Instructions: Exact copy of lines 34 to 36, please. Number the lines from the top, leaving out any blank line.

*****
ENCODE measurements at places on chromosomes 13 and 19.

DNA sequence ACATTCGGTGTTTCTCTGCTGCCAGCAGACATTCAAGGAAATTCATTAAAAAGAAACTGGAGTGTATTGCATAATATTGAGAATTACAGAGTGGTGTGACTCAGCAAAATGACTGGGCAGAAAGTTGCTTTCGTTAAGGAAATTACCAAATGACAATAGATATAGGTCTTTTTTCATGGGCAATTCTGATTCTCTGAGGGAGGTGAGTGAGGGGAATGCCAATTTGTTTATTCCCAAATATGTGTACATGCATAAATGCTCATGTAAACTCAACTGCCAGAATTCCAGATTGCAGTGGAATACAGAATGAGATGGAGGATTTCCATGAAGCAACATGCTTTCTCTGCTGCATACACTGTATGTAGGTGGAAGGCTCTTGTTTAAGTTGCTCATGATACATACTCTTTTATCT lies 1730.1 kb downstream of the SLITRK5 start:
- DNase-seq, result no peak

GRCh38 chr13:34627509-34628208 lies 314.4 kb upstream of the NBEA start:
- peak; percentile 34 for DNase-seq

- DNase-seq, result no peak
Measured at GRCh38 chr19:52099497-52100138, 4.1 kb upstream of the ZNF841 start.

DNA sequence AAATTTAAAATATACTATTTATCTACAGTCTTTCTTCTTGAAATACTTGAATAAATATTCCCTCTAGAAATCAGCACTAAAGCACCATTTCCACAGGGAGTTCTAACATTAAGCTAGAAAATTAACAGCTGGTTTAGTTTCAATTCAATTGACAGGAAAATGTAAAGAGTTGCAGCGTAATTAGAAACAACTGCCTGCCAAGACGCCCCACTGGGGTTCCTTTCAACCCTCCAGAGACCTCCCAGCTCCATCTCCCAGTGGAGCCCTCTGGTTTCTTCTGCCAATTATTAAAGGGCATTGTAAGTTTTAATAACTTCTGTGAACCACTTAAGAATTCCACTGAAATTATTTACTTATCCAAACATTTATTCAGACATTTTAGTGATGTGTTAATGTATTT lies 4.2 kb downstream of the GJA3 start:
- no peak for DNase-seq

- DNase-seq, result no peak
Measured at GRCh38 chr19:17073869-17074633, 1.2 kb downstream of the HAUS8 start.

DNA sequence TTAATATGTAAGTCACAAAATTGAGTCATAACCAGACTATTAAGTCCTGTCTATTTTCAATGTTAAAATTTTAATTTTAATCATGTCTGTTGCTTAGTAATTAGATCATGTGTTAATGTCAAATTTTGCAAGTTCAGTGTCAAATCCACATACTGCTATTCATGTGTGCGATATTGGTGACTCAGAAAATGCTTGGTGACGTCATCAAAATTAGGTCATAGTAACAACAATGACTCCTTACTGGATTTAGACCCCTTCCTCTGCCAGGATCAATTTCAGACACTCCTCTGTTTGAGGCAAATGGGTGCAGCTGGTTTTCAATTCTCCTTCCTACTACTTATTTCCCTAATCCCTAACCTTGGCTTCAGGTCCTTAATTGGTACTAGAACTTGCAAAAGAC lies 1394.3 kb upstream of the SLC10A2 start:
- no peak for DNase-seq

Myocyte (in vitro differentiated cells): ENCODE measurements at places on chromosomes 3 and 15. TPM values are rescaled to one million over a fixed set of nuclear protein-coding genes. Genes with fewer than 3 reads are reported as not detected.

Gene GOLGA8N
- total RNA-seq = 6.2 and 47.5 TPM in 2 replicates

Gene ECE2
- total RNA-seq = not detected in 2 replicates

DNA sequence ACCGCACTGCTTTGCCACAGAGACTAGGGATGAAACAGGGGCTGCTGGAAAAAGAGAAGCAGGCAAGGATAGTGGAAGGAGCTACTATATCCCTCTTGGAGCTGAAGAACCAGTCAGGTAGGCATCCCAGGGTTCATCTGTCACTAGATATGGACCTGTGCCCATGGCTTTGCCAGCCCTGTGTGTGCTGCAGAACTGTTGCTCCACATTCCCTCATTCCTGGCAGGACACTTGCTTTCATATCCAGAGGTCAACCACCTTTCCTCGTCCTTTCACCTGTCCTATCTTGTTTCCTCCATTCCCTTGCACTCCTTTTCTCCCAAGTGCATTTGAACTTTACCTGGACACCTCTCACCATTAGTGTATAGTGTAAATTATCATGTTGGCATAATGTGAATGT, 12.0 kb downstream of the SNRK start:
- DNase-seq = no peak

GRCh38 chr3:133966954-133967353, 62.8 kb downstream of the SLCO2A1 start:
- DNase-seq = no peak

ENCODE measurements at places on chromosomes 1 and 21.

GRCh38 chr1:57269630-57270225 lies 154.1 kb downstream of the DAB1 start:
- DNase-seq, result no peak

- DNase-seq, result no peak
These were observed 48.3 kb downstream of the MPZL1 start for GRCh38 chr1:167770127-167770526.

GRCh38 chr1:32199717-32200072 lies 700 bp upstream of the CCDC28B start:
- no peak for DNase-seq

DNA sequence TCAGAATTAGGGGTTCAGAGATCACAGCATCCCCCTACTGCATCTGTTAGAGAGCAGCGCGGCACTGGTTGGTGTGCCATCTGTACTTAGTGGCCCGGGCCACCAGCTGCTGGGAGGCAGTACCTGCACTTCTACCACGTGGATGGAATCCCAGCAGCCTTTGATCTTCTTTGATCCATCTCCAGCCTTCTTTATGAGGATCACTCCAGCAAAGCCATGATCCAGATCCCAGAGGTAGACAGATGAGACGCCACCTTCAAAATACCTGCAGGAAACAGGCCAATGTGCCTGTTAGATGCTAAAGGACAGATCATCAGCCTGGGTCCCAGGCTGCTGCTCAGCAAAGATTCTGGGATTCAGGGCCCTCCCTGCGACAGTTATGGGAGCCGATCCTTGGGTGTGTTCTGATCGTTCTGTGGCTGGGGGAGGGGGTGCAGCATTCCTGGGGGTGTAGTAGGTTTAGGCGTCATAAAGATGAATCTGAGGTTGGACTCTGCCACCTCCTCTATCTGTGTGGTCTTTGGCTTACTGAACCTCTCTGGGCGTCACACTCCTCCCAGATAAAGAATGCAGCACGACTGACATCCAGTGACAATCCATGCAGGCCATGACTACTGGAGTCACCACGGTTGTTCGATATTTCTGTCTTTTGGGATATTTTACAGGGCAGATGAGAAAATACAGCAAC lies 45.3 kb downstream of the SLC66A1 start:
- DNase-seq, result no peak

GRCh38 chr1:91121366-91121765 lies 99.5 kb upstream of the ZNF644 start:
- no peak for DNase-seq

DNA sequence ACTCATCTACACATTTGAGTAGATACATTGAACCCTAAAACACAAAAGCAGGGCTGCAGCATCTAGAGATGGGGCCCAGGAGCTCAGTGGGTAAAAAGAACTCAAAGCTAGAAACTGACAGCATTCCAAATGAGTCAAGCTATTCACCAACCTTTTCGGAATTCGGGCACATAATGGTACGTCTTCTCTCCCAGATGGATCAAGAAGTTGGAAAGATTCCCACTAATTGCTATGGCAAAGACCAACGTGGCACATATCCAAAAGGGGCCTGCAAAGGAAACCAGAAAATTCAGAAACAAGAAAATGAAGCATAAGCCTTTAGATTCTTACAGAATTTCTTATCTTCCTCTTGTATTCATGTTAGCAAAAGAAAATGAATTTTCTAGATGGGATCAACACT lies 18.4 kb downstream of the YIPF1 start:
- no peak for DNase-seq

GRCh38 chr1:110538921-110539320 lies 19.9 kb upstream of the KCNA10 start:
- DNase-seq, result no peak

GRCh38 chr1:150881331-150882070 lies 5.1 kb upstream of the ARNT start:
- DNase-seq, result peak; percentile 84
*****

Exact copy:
DNA sequence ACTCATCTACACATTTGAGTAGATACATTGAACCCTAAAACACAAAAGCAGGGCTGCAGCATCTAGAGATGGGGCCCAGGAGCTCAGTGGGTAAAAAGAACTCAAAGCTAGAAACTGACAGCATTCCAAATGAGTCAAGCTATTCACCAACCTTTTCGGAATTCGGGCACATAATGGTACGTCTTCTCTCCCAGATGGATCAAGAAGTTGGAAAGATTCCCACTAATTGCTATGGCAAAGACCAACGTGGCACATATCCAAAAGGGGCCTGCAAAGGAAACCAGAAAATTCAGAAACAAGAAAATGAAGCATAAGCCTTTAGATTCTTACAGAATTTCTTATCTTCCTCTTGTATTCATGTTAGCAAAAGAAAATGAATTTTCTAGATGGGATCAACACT lies 18.4 kb downstream of the YIPF1 start:
- no peak for DNase-seq

GRCh38 chr1:110538921-110539320 lies 19.9 kb upstream of the KCNA10 start: